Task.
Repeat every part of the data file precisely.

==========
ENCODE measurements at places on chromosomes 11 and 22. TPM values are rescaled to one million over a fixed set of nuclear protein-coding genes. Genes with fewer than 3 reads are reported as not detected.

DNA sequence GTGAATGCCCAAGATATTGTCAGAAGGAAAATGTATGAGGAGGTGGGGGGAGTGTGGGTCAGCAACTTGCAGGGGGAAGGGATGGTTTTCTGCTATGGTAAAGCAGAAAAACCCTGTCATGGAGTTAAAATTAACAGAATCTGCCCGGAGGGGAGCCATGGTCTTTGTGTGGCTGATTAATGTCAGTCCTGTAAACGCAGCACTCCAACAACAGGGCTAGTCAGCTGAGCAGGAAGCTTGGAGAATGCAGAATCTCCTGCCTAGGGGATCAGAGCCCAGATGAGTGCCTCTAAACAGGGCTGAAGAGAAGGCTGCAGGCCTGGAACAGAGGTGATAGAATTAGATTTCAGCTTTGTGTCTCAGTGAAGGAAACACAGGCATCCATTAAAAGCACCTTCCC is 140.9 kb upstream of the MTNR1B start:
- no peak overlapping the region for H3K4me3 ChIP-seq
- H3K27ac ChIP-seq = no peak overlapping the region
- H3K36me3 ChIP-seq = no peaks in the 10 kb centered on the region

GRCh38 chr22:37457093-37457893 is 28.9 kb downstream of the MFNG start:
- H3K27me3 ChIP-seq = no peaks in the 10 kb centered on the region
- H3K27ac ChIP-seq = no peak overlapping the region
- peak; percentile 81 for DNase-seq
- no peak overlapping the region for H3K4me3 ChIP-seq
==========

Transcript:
ENCODE measurements at places on chromosomes 11 and 22. TPM values are rescaled to one million over a fixed set of nuclear protein-coding genes. Genes with fewer than 3 reads are reported as not detected.

DNA sequence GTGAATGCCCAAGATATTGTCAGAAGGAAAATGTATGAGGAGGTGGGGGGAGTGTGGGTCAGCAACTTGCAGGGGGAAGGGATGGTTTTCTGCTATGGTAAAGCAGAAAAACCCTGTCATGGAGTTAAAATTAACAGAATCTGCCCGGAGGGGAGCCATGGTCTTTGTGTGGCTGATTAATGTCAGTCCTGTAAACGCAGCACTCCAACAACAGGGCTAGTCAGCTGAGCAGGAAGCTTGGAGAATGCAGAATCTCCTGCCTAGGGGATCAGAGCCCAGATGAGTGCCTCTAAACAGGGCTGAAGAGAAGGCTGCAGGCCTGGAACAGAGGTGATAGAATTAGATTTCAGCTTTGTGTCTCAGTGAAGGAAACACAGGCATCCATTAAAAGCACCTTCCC is 140.9 kb upstream of the MTNR1B start:
- no peak overlapping the region for H3K4me3 ChIP-seq
- H3K27ac ChIP-seq = no peak overlapping the region
- H3K36me3 ChIP-seq = no peaks in the 10 kb centered on the region

GRCh38 chr22:37457093-37457893 is 28.9 kb downstream of the MFNG start:
- H3K27me3 ChIP-seq = no peaks in the 10 kb centered on the region
- H3K27ac ChIP-seq = no peak overlapping the region
- peak; percentile 81 for DNase-seq
- no peak overlapping the region for H3K4me3 ChIP-seq